A Solar Co-Op May Be Your Key to Affording Power From the Sun

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What is a solar purchasing co-op and should you join one?

Maybe you’ve daydreamed about having solar panels on your roof but can’t seem to justify the steep cost. Or you’re considering an installation, but you don’t know much about how it works. Wouldn’t it be convenient to have someone to help you choose a reliable  expert contractor, and advise with negotiating all the overwhelming details? Well, you’re in luck, because residential purchasing groups are the perfect solution.

Residential purchasing groups are also known as solar co-ops, and they’re popping up all over the US. They were first introduced when homeowners in some neighborhoods realized that if they banded together and purchased solar for their homes en masse, they could probably negotiate a better price. And this collaborative idea has spread. Homeowners who join their local solar co-op may end up with solar panels that cost 20% to 30% less than the standard market rate for their system. Once federal and state tax credits kick in, the price drops even lower. Plus, some local utilities offer a rebate to customers who solarize their homes. It’s a win-win when it comes to making your system as affordable as possible.

In most co-ops, the members select a single contractor to install the type of system that will go on each house. The systems aren’t connected, and every homeowner purchases and owns an individual system. This approach benefits the contractor thanks to simple economies of scale: It’s more cost effective to install and then maintain similar systems on, say, 10 houses in a neighborhood than to configure a different system for each of those homes.

In addition to saving money, homeowners benefit by creating a “solar community” that can increase the value of their neighborhood. Plus, co-op members can become an important force for change. Once they band together to purchase solar, they’ll amass energy-savings data that can be used to persuade elected officials to continue to promote solar and other renewable energy sources locally, as well as nationally. Solar co-op members can also intercede when utilities propose rate hikes or debate whether to add solar and other renewable energy sources to the coal, oil, and nuclear power they may already be using.

If you can’t find an existing solar co-op in your neighborhood, you can start one yourself. Co-ops may function in varying ways depending on local zoning restrictions and whether they set up an actual organization or company to manage the purchase. Here are links to three different solar co-ops currently operating in the Washington metropolitan area. Any of them would be happy to share what they know so you can turn your solar dream into a reality.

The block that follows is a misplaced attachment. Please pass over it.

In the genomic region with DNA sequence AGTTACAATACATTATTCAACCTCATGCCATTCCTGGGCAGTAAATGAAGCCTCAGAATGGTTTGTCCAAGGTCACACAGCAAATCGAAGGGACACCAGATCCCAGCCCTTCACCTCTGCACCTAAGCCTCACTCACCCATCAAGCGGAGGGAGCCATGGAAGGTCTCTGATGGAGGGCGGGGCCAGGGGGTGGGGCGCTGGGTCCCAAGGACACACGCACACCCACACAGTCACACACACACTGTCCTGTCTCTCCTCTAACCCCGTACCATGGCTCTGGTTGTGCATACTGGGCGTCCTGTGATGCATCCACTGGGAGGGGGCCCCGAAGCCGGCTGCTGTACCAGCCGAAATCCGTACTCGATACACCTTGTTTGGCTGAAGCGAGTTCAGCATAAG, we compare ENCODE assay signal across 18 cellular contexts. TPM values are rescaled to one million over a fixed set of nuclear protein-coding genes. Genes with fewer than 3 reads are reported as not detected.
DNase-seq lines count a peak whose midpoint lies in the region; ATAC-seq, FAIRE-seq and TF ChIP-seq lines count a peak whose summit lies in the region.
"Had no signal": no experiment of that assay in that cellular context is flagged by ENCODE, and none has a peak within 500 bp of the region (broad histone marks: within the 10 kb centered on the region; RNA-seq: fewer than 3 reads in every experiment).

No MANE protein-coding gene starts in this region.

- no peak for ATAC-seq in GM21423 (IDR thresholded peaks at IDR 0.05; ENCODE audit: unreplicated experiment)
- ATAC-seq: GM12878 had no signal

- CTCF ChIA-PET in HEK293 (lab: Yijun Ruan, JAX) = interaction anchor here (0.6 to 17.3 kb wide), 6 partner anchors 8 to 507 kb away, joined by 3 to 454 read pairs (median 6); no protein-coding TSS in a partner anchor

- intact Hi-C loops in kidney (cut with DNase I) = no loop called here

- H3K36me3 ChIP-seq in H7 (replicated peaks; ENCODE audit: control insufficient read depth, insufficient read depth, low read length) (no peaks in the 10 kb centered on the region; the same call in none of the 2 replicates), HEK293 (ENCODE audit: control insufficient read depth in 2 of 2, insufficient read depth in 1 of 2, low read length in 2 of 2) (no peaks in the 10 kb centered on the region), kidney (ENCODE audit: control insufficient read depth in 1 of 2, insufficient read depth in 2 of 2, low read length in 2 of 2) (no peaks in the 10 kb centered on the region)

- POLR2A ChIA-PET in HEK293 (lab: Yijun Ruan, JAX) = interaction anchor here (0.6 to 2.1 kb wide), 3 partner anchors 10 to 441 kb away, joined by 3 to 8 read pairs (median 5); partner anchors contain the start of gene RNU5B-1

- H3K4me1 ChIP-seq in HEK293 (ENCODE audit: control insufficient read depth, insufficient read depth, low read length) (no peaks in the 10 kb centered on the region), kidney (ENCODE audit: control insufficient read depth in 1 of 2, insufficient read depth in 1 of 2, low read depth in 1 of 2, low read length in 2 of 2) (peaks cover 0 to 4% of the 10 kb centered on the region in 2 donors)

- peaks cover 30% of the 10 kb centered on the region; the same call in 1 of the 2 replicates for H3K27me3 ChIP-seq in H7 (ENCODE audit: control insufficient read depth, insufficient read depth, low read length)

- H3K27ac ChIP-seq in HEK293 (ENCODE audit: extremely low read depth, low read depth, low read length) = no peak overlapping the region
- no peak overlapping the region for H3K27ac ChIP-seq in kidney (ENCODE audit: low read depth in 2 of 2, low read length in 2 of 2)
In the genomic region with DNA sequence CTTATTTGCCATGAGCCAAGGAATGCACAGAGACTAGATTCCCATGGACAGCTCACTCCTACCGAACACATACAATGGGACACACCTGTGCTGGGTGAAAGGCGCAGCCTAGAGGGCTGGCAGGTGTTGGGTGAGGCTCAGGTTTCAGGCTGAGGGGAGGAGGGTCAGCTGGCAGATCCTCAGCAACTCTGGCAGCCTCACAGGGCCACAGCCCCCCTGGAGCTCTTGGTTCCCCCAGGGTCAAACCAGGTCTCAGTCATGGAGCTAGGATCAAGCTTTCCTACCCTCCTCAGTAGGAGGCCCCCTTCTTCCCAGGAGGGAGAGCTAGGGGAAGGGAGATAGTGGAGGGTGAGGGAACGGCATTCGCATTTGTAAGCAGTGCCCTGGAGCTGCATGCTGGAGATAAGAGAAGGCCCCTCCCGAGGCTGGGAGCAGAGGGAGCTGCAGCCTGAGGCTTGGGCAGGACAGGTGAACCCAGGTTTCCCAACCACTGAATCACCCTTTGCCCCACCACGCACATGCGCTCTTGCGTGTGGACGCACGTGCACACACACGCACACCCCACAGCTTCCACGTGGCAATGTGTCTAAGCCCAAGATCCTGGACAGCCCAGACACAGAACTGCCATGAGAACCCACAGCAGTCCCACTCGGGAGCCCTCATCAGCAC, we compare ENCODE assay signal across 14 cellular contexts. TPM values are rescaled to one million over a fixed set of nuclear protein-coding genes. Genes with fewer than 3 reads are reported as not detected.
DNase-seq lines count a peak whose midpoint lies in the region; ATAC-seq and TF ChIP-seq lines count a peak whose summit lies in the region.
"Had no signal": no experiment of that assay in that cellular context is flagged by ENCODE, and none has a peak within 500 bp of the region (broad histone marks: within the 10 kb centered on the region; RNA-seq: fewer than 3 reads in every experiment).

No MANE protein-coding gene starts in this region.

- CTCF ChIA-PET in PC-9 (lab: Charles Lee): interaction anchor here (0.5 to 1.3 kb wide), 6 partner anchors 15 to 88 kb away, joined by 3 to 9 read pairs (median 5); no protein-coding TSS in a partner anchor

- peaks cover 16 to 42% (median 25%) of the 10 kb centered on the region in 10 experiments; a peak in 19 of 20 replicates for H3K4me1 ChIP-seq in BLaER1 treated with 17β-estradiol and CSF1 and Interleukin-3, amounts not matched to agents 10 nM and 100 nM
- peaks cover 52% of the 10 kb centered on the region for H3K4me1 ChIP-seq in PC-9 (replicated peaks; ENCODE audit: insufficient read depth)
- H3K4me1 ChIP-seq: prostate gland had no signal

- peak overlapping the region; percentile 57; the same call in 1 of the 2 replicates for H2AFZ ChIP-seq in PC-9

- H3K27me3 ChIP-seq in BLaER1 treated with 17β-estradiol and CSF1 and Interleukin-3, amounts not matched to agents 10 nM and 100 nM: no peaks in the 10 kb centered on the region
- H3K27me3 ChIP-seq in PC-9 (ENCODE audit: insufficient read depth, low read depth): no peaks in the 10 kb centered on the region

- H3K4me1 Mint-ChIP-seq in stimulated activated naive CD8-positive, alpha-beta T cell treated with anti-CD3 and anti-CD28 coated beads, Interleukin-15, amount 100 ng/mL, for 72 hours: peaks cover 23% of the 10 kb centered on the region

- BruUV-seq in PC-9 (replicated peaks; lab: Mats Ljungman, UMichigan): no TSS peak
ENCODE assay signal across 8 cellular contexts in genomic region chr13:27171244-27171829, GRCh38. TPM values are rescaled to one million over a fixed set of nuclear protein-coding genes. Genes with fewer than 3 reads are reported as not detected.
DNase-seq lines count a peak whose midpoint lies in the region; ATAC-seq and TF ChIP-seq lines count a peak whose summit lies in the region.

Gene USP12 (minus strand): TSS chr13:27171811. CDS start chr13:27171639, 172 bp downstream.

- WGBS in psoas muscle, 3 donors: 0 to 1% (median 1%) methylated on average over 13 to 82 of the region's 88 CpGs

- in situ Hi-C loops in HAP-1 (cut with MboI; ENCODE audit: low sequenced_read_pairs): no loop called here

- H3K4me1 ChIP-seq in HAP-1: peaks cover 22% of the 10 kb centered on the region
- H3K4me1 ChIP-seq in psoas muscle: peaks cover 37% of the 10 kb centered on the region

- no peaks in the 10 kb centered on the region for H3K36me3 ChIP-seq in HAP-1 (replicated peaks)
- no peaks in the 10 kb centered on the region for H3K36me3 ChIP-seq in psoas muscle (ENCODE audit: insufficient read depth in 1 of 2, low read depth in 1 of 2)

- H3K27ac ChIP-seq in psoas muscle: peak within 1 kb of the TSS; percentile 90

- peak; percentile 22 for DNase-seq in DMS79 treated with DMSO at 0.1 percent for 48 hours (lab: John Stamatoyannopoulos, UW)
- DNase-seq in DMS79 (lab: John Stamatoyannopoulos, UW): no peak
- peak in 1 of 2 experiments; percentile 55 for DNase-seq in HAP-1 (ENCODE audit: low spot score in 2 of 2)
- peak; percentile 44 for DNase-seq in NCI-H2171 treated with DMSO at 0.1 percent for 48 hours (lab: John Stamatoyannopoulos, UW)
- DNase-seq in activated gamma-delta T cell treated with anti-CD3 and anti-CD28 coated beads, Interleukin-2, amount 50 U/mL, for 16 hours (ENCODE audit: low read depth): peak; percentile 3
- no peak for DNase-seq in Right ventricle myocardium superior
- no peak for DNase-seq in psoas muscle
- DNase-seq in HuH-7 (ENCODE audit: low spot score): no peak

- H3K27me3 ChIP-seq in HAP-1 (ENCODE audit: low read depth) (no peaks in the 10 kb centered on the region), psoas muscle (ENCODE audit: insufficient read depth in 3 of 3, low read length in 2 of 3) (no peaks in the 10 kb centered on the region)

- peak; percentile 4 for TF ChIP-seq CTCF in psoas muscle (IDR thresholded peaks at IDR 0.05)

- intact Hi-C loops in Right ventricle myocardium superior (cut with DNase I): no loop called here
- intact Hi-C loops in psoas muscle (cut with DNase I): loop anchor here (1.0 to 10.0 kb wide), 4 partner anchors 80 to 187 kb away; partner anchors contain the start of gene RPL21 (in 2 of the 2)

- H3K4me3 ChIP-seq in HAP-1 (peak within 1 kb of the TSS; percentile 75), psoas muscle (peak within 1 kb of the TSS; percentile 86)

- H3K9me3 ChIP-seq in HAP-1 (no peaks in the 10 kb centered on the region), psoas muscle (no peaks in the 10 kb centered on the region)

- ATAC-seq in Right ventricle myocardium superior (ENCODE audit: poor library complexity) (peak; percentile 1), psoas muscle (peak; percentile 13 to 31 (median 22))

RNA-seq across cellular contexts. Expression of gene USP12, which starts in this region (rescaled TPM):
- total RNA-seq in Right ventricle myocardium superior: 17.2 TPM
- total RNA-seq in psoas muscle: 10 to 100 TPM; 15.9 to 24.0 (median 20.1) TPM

New homes built with solar

West Virginia Solar United Neighborhoods (WVSUN)

There are three active solar co-ops in West Virginia—in Charleston, Morgantown, and Wheeling. Non-profit WVSUN finds the best rates for its members by contacting installers across the state and then choosing based on lowest bids. By using a single installer, the entire group gets a discounted price. The Solar Co-ops FAQs they publish on their website provides a clear and detailed  overview of their process.

Arlington Solar Co-op

This co-op is part of Virginia Solar United Neighborhoods (VASUN). In its most recent outreach effort, more than 250 neighbors signed up to go solar. In fact, there is now a waiting list for the next co-op! Arlington Solar projects that its members will save 30% off the cost of their solar systems by purchasing as a group.

Mt. Pleasant Solar Co-op

This co-op was started in northwest Washington, D.C. by a family who felt an urgent need to reduce their impact on global warming and climate change. Today, they’re an association of more than 300 households! Since 2006, they’ve installed solar panels on nearly 100 houses, which amounts to 10% of their neighborhood. They’re also sharing their model of co-op purchasing with other communities in the Washington metro area.

The Community Power Network provides organizing information and resources to help any neighborhood get a co-op off the ground. Their step-by-step action guide may be just the framework you need to help you launch a co-op in your community.


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